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Discussion Starter · #1 ·
Hello everyone. My name is Mike. I'm 34 from Kentucky. In the last two days, I've been diagnosed with Pre Diabetes. My A1C was 5.7. I'm 5'7, 140 pounds with no family history of diabetes. To say the least, I'm confused and worried. My diet is really good. I don't eat fried foods, red meat, or drink cola. I mostly eat beans, potatoes, rice, grilled chicken, etc etc. Now, I will say this, during the 3 month A1C period, I did eat a lot of french fries, Doritos, and peanut butter crackers too. So my question is this: Now that I've cut out those three food items, and I start jogging and lifting moderate weights each day, can I reverse this in 6 months, or will I have to do more? Any help would be greatly appreciated.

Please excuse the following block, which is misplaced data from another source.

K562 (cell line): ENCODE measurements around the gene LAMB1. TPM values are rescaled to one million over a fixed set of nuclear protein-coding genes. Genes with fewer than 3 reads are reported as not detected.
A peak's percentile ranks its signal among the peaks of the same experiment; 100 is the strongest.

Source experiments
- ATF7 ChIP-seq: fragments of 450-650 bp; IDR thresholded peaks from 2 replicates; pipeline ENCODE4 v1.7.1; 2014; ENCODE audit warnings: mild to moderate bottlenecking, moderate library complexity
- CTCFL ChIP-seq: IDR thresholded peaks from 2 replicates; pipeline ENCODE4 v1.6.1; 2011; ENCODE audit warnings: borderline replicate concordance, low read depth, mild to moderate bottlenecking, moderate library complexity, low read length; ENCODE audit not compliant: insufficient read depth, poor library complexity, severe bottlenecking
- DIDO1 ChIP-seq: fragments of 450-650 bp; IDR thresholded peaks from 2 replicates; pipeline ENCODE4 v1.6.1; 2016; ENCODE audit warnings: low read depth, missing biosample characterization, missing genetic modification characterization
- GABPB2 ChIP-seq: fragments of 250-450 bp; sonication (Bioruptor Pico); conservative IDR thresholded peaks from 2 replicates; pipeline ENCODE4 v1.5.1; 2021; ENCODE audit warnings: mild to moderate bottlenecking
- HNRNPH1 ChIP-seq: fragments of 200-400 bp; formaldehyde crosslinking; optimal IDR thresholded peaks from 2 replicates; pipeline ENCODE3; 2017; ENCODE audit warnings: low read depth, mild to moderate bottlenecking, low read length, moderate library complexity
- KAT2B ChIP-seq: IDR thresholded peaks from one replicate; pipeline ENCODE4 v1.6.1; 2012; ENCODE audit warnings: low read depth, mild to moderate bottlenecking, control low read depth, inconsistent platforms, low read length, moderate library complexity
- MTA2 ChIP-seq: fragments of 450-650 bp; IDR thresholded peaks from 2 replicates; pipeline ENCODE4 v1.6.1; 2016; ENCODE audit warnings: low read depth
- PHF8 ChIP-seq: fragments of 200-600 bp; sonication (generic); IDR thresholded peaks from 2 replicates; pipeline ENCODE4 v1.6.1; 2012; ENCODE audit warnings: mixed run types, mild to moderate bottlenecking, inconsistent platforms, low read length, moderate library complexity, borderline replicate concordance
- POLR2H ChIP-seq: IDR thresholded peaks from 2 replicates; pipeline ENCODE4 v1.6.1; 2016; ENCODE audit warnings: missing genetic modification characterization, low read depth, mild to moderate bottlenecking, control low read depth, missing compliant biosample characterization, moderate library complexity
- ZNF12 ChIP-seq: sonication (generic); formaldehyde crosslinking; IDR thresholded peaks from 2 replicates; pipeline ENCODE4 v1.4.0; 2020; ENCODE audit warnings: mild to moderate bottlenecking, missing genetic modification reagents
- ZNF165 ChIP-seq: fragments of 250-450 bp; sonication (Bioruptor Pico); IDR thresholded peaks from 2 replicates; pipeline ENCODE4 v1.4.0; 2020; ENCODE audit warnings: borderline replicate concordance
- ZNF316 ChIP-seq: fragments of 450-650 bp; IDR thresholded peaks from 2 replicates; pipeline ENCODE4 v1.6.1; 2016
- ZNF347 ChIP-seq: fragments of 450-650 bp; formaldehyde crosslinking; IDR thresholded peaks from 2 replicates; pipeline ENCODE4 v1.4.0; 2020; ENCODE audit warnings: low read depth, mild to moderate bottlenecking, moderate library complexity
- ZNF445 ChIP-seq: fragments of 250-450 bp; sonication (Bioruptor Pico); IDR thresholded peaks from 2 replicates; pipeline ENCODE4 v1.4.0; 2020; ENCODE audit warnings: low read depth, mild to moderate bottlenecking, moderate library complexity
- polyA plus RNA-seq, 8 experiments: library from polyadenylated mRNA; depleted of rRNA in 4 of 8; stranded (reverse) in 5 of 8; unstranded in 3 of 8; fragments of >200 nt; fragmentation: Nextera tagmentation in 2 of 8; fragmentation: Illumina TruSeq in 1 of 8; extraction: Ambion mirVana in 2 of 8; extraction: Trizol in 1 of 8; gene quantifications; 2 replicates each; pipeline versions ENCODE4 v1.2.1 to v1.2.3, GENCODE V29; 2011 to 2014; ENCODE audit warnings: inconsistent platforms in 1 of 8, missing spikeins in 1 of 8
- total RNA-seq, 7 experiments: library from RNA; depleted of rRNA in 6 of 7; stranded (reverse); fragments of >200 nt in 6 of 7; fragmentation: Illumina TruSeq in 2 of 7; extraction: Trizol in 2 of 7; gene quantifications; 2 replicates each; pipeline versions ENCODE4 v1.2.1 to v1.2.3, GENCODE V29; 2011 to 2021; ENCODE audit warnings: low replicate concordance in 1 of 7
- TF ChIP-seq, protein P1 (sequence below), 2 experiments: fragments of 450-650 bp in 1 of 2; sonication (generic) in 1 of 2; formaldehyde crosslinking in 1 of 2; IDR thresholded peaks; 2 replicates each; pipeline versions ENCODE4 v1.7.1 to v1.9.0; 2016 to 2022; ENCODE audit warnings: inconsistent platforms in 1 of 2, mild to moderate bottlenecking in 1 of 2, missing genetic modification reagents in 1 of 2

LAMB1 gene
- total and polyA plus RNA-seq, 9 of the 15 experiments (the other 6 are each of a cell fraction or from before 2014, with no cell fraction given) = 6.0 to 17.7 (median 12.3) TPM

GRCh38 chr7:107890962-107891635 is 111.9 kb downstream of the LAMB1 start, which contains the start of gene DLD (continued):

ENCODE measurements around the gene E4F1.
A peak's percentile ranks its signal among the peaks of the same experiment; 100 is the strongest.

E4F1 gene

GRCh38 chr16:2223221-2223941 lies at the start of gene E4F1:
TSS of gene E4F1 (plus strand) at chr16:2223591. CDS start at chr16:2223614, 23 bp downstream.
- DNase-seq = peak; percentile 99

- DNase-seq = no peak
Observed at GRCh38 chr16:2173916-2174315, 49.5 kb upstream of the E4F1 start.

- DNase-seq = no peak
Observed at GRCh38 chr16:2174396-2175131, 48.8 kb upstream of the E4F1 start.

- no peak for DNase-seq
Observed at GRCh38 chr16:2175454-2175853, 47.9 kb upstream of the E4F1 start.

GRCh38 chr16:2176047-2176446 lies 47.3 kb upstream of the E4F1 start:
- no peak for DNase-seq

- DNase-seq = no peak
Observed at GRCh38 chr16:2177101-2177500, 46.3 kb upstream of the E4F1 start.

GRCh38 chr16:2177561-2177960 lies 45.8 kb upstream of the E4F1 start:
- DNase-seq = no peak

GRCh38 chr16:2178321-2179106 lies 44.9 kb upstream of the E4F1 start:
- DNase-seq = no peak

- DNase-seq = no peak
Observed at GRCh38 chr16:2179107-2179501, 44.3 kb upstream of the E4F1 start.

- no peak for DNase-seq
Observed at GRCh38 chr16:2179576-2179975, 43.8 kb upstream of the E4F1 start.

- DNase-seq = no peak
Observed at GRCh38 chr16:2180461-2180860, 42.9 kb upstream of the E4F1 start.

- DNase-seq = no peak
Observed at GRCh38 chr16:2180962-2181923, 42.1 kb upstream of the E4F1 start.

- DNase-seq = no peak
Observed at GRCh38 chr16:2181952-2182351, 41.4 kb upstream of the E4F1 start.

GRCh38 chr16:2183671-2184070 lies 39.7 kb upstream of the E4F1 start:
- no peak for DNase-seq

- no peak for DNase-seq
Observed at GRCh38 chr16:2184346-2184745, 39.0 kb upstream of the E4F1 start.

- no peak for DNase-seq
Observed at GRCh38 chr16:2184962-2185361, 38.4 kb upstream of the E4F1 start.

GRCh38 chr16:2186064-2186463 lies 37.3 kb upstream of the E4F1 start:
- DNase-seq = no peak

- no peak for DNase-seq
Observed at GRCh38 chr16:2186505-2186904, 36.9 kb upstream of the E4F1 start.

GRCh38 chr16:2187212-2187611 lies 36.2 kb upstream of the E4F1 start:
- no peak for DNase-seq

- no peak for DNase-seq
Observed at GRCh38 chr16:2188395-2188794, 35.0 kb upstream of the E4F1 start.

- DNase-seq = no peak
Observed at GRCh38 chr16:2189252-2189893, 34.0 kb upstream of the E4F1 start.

Mike
 

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Well Mike . . . welcome to the club you never wanted to join. Glad you found this forum though. Thanks for joining US!

Do you have a meter? That's going to be your best friend as you wage war to prevent this from progressing. It's my belief that "pre" diabetes should be treated just like the real thing - in fact, my TRUE belief is that IS the real thing, at an early stage. Whatever you & your doc want to call it, your ability to process carbohydrate is now impaired and prob'ly always will be, unless and until a cure is found.

Do you have any particular reason for eliminating red meat? If I were you, I'd include meat/poultry/fish - either fried, grilled, roasted or whatever. Also include cheese & eggs, high-fiber vegetables, nuts, olives, avocados & fats. Let me warn you that potatoes, rice & even beans are usually not kind to diabetics. Carbohydrate is what we're "allergic" to now . . . it causes our blood glucose to run amok. Protein can raise our levels a little bit too, but fats don't affect it at all. It appears that you don't need to lose weight, so in the absence of carbs, you'll prob'ly need fats to keep from losing weight. Just don't starve yourself.